Location: Healthy Processed Foods ResearchTitle: Inactivation of Listeria monocytogenes on ham and bologna using pectin-based apple, carrot, and hibiscus edible films containing Carvacrol and Cinnamaldehyde Author
Submitted to: Journal of Food Science
Publication Type: Peer Reviewed Journal
Publication Acceptance Date: 4/9/2012
Publication Date: 7/23/2012
Citation: Ravishankar, S., Zhu, L., Jaroni, D., Olsen, C.W., Mchugh, T.H., Friedman, M. 2012. Inactivation of Listeria monocytogenes on ham and bologna using pectin-based apple, carrot, and hibiscus edible films containing Carvacrol and Cinnamaldehyde. Journal of Food Science. 77(7):M377-M382. Interpretive Summary: Consumption of ready to eat (RTE) minimally processed food has increased over the last several years due to a more health-conscious consumer and a fast-paced society. RTE meats such as ham and bologna are popular among consumers. However, many RTE products can adversely affect microbial food safety because they are usually consumed without additional cooking. RTE food products have been involved in numerous foodborne illness outbreaks. The results of the present study show that, in general, films prepared at WRRC with carvacrol exhibited stronger activity against L. monocytogenes than did cinnamaldehyde-containing films. Inactivation by apple films was greater than by carrot or hibiscus films. Films were more effective on ham than on bologna. To our knowledge, this is the first report on edible antimicrobial films prepared from commercial carrots and freshly harvested hibiscus hips. The results of the present study extend our related previous findings on the efficacy of edible antimicrobial apple films on the survival of L. monocytogenes and E. coli O157:H7 on meat products. Our studies provide a scientific rationale for large-scale application of edible fruit- and vegetable-based antimicrobial films on foods to improve microbial food safety.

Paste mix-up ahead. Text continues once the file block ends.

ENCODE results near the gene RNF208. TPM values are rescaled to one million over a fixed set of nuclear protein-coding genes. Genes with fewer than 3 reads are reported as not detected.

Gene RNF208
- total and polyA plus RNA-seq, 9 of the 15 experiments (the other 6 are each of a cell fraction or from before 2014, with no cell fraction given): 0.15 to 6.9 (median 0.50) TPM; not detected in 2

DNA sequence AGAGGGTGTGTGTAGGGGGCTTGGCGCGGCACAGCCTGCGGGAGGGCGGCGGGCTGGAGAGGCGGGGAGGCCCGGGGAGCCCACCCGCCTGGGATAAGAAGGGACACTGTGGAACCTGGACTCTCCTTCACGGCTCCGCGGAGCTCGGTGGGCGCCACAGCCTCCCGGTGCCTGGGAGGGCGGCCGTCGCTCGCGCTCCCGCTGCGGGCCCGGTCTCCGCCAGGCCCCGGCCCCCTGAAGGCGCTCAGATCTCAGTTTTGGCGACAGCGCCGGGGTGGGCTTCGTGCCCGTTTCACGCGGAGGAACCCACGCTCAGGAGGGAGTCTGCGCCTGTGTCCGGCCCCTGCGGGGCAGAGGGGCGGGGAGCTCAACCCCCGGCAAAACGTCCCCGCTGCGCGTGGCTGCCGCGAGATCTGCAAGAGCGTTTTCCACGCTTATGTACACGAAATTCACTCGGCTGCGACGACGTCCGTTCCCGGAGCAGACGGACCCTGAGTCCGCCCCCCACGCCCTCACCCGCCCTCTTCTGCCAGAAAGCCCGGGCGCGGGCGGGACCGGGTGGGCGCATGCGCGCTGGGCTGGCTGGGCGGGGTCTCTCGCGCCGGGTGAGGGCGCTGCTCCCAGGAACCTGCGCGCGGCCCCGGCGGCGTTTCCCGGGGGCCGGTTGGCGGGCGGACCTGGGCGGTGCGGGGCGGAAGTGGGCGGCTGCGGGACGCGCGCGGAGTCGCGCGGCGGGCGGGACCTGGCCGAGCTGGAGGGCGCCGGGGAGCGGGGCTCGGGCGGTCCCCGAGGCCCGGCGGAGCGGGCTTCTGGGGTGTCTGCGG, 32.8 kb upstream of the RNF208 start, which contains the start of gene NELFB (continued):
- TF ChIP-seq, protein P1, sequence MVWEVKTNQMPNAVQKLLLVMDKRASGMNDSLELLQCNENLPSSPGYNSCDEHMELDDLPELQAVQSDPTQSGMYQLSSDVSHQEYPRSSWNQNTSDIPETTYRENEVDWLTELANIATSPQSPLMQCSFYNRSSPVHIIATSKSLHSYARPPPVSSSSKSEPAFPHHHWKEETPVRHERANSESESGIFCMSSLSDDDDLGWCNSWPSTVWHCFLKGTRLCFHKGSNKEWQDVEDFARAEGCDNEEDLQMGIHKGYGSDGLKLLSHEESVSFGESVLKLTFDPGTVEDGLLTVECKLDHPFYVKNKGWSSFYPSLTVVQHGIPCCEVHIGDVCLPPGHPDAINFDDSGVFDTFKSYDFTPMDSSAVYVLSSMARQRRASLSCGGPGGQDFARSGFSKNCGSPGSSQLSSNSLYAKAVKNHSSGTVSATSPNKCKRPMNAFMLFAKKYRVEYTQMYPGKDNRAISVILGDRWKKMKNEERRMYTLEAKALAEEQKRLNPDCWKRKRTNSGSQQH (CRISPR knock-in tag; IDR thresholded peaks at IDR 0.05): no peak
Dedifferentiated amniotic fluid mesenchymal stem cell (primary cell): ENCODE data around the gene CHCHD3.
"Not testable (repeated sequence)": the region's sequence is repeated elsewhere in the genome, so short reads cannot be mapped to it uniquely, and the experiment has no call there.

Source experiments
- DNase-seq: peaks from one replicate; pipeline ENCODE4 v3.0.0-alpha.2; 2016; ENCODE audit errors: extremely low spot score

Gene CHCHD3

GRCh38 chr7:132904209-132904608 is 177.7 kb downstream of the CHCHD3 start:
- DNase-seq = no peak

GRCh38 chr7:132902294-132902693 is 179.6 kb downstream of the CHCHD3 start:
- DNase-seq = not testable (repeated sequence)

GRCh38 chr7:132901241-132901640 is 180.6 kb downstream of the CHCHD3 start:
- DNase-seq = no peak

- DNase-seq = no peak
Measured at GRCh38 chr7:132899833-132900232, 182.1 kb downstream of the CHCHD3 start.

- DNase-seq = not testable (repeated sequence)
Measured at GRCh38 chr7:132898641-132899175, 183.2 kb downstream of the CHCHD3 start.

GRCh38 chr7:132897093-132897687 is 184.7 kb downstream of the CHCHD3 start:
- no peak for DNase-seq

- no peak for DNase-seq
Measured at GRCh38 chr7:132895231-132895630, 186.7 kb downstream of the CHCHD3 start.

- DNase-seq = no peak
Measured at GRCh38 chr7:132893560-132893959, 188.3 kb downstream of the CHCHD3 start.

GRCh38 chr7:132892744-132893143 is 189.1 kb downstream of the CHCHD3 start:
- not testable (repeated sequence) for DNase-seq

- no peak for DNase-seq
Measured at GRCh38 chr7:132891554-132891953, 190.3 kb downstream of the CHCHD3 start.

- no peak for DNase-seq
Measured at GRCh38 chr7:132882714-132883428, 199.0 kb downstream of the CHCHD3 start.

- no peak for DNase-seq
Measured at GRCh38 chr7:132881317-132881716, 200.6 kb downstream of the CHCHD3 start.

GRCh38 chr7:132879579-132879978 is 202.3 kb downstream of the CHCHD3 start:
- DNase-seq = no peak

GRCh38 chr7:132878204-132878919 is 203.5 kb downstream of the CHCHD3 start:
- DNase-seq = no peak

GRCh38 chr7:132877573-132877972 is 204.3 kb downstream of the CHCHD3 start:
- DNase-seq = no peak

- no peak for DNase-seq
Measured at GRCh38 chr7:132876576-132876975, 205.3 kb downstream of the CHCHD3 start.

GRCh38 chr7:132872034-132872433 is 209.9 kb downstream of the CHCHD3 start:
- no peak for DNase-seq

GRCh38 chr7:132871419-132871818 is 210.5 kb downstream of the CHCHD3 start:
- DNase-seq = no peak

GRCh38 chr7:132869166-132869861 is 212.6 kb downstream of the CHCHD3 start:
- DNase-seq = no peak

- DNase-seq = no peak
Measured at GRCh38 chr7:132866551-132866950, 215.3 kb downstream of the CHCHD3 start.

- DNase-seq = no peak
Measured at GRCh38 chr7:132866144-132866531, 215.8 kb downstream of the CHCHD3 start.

Technical Abstract: Edible films can be used as wrapping material on food products to reduce surface contamination. The incorporation of antimicrobials into edible films could serve as an additional barrier against pathogenic and spoilage microorganisms that contaminate food surfaces. The objective of this study was to investigate the antimicrobial effects of carvacrol the main ingredient in oregano oil, and cinnamaldehyde, the main ingredient of cinnamon oil, incorporated into apple, carrot and hibiscus based edible films against Listeria monocytogenes on contaminated ham and bologna. Ham or bologna samples were inoculated with L. monocytogenes and dried for 30 min, then surface wrapped with edible films containing the antimicrobials at various concentrations. The inoculated, wrapped samples were stored at 4 °C were taken for plating and enumeration of survivors at Day 0, 3 and 7. Carvacrol films showed stronger activities than cinnamaldehyde films. Compared to control films without antimicrobials, films with 3% carvacrol induced 1-3, 2-3 and 2-3 log reductions on ham and bologna at day 0, 3, and 7, respectively. Corresponding reductions with 1.5% carvacrol were 0.5-1, 1-1.5 and 1-2 logs, respectively. At day 7, films with 3% cinnamaldehyde reduced LM population by 0.5-1.5 and 0.5-1.0 logs on ham and bologna, respectively. Inactivation by apple films was greater than that by carrot or hibiscus films. Apple films containing 3% carvacrol reduced the listerial population on ham by 3 logs on day 0 or 1-2 logs greater than by carrot and hibiscus films. Films were more effective on ham than on bologna. The food industry and consumers could use these films to control surface contamination by pathogenic microorganisms.